... HCFA's Rosman: state spending on MassHealth is 24 percent of budget, fed $$$ raise it up to 40 percent ...... Affordability - for the state budget, and for low-income residents - at center of MassHealth reform debate ...... Baker plans to take corrective budget actions if his MassHealth plan isn't passed by Sept. 14 ...... MTF: Baker vetoed nine outside sections, amended 25 out of 150 total budget sections ...... Seventeen of returned budget sections deal with employer assessments or unemployment insurance rates ...... Baker vetoed $320 mil in 169 line items, with $202 million in vetoes associated with MassHealth reforms ...... Legislative earmarks worth $42 million are carved out of budget by Baker vetoes ...... Baker: Legislature's budget underfunds accounts, overestimates revenues by about $100 million ...... Property tax bill will help elderly, disabled, veterans, Rosenberg tells Herald Radio ...... Goldberg says she has "no idea" about retail pot sales timeline, but leaders say July 2018 doable ...... ...
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House:
ADJOURNED 'til Wednesday at 11 a.m. (formal)
Senate:
ADJOURNED 'til Wednesday at 1 p.m. (formal)

ADVANCES - WEEK OF JULY 16, 2017

STATE HOUSE NEWS SERVICE

STATE HOUSE, BOSTON, JULY 14, 2017.....The way things are shaping up Massachusetts will have a new state budget by Monday, Gov. Charlie Baker may be on the verge of getting an overdue marijuana bill, and House members may soon learn the identity of their next budget chief. The Senate is also gearing up to advance bills addressing sex and mental health education in public schools. And Congressman Joe Kennedy plans on Monday to insert himself more squarely in the battle over privatization at the MBTA. The policy heavy storylines are now also competing with a big political story that will take time to fully unfold. Rep. Robert DeLeo's inner circle is shrinking as the Winthrop Democrat leans into his ninth year as House speaker and amid a tumultuous budget cycle and relatively unproductive legislative session. After losing Garrett Bradley last year, another one of his trusted deputies, Ways and Means Chairman Brian Dempsey, is about to proceed through the legislator-lobbyist revolving door that so many House and Senate members have walked through before him.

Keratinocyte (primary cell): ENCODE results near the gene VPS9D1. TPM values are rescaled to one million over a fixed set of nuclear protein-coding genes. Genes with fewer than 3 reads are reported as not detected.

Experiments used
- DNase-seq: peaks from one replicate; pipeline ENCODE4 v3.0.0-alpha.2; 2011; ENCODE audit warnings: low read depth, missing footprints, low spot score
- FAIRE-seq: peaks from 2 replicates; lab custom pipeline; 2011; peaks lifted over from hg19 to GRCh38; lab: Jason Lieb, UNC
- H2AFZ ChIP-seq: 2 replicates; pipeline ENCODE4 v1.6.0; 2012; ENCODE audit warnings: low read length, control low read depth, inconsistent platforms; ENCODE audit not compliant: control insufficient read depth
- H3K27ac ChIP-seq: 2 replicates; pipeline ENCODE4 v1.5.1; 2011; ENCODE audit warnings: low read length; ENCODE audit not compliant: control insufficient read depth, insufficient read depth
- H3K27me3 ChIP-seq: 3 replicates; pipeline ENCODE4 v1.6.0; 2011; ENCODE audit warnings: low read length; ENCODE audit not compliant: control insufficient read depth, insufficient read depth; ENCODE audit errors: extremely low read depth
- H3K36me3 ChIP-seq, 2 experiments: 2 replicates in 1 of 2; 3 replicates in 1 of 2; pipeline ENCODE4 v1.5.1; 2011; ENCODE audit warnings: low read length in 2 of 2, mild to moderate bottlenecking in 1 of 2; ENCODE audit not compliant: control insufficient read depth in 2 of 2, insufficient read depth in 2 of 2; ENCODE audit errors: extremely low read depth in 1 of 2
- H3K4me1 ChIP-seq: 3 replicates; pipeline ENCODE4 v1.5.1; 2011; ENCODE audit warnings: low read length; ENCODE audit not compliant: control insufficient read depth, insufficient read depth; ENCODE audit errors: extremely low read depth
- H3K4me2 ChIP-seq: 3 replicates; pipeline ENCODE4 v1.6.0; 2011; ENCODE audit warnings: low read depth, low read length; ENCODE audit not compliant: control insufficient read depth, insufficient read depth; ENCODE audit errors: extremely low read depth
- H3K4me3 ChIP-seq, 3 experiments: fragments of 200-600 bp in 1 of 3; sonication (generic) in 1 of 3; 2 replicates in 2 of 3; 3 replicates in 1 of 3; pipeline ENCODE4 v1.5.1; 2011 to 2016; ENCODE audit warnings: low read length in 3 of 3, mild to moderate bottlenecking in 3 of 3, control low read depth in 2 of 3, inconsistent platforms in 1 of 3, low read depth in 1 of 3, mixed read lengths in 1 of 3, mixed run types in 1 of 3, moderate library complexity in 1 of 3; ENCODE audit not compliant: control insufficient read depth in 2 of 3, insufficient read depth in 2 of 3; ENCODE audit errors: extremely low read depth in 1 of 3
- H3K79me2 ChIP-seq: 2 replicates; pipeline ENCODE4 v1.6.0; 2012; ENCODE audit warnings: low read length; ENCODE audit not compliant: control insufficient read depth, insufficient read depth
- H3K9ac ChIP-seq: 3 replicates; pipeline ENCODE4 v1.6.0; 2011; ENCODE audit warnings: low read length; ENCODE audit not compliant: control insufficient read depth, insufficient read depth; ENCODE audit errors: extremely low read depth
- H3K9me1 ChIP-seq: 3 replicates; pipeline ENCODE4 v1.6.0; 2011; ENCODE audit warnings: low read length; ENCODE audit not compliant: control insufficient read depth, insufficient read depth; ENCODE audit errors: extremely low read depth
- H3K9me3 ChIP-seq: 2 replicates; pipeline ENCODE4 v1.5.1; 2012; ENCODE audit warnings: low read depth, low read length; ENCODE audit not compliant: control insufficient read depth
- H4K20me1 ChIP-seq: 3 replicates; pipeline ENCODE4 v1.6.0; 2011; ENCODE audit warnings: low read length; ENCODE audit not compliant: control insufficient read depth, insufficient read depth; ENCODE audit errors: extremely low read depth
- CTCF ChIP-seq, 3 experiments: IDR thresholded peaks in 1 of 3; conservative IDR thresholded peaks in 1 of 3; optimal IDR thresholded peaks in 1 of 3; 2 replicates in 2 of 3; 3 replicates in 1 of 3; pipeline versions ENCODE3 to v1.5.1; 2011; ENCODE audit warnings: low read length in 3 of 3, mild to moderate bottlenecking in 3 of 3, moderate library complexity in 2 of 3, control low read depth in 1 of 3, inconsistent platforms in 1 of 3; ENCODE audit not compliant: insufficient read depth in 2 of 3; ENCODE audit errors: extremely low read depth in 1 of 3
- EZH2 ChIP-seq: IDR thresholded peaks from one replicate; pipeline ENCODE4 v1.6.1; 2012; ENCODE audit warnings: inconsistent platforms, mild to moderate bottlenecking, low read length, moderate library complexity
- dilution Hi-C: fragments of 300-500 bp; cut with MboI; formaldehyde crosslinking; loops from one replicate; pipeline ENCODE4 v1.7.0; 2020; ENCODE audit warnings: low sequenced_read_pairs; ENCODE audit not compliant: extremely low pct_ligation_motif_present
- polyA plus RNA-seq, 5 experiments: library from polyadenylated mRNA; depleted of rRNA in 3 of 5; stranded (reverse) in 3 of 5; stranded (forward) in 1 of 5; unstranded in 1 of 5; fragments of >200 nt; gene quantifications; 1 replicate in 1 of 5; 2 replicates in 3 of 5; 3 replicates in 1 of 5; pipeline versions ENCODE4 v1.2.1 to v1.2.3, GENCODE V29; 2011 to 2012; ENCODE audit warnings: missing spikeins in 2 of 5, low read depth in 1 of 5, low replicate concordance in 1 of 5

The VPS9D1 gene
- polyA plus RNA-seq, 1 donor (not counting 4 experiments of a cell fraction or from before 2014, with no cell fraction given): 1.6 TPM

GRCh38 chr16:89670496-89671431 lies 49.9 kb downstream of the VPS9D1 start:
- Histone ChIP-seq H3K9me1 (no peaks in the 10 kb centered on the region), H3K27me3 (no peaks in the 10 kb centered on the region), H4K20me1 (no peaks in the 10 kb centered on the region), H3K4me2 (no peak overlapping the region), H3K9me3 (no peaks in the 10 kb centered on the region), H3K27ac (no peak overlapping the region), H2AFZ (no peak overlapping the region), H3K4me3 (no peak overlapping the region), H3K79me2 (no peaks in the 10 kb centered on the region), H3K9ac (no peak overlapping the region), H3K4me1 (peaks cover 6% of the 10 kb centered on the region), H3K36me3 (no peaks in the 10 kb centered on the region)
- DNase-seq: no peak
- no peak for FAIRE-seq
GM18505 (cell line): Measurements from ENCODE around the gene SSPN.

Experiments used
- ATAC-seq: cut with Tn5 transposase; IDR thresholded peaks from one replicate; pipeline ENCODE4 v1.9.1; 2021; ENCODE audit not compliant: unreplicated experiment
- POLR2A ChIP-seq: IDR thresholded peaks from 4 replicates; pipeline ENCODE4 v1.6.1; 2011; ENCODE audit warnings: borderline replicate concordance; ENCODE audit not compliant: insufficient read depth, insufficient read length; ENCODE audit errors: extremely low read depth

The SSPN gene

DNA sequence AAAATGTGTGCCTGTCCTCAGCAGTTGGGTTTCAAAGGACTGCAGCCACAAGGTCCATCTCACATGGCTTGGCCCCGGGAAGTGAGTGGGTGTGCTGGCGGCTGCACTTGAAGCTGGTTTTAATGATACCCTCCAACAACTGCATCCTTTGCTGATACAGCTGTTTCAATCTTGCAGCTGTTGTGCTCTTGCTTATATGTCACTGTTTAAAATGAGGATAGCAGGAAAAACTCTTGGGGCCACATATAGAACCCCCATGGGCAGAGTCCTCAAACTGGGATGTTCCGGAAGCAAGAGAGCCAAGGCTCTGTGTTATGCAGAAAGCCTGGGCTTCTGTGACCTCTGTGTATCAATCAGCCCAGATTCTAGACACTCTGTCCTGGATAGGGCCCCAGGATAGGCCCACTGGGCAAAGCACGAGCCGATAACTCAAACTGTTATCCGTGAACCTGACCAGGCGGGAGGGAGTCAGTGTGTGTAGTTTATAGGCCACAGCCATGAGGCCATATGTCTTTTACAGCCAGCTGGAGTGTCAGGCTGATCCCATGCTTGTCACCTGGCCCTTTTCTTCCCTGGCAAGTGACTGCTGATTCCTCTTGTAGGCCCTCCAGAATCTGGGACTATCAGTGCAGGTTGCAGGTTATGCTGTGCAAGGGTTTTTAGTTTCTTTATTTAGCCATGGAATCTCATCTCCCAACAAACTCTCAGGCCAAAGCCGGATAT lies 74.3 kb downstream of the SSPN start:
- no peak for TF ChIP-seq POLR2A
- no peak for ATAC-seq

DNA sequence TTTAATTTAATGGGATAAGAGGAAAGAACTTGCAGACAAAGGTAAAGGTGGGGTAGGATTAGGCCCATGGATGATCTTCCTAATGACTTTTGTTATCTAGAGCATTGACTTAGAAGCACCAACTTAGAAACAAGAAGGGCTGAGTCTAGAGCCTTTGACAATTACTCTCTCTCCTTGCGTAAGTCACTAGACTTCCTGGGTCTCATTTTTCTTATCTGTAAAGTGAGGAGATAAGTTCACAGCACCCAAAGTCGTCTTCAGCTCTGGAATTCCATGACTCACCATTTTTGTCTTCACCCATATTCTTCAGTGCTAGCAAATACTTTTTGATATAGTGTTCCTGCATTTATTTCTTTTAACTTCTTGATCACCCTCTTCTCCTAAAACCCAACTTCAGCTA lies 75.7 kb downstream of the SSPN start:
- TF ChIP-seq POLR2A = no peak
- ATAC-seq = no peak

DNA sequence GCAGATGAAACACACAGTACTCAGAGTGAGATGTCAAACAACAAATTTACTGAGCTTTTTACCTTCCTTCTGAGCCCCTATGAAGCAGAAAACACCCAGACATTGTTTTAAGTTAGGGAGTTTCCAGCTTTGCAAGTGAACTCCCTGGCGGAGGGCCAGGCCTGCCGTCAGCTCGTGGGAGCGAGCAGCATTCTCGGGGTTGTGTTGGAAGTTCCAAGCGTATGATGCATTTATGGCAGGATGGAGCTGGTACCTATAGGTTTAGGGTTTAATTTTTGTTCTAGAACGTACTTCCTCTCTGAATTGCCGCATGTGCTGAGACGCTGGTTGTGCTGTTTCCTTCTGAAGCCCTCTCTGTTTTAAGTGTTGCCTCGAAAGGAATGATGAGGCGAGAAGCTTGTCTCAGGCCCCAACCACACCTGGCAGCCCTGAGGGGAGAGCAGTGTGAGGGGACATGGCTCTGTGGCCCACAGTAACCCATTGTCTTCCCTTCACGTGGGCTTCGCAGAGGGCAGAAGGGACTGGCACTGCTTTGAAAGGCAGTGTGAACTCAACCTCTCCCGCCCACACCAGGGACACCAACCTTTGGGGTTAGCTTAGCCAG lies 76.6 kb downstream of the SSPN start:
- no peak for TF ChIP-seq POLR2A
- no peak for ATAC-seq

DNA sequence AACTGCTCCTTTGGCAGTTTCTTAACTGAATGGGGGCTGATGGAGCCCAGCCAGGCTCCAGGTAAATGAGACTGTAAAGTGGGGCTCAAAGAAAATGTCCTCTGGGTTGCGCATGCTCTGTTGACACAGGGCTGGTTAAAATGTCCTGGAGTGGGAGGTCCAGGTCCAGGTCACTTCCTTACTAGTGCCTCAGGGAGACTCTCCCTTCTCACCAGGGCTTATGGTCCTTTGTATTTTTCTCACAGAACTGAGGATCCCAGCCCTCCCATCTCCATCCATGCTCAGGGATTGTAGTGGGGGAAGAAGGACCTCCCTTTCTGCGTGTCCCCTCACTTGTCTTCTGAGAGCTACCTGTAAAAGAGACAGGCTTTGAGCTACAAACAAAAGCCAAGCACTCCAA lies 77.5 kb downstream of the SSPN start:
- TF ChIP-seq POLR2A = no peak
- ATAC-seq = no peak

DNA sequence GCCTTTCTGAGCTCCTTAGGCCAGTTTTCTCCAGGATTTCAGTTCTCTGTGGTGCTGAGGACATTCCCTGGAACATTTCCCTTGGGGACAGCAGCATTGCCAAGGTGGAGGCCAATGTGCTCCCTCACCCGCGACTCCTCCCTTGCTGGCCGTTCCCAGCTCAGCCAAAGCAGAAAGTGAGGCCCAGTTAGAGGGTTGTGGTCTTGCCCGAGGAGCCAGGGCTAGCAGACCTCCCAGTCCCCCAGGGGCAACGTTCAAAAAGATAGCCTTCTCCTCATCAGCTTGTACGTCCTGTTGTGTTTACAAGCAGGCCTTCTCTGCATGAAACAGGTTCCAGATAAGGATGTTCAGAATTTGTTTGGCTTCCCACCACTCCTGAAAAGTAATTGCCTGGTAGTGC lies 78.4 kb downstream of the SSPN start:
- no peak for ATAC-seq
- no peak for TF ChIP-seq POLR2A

It's a perfectly legal path that usually leads to personal enrichment and enables lawmakers to cash in on State House relationships and political and policy expertise built up over years. Instead of fighting for constituents, lawmakers who know the detours and dead ends of the legislative maze swap allegiances and represent special interest clients. Dempsey's stunning departure leaves DeLeo with a pivotal decision for one of his colleagues and perhaps for the future of the House. Now that Dempsey is exiting, there's no clear frontrunner to eventually succeed DeLeo, 67, who himself rose to power following a lengthy behind the scenes battle with Rep. John Rogers for the right to succeed Speaker Sal DiMasi.

The decision could come sooner rather than later. The speaker has called a caucus for Monday at noon, and it's entirely possible that a pick could be presented to House Democrats for approval.


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